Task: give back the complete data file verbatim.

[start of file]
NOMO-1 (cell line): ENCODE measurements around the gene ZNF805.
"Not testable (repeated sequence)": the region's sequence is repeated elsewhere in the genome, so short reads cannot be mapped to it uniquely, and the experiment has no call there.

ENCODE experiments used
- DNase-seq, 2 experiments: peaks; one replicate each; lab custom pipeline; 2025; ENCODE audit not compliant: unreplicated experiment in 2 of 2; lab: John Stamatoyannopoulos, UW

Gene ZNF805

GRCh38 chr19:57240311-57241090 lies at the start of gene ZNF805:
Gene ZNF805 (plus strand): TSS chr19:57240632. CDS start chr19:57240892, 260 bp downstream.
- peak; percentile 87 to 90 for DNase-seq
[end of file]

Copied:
NOMO-1 (cell line): ENCODE measurements around the gene ZNF805.
"Not testable (repeated sequence)": the region's sequence is repeated elsewhere in the genome, so short reads cannot be mapped to it uniquely, and the experiment has no call there.

ENCODE experiments used
- DNase-seq, 2 experiments: peaks; one replicate each; lab custom pipeline; 2025; ENCODE audit not compliant: unreplicated experiment in 2 of 2; lab: John Stamatoyannopoulos, UW

Gene ZNF805

GRCh38 chr19:57240311-57241090 lies at the start of gene ZNF805:
Gene ZNF805 (plus strand): TSS chr19:57240632. CDS start chr19:57240892, 260 bp downstream.
- peak; percentile 87 to 90 for DNase-seq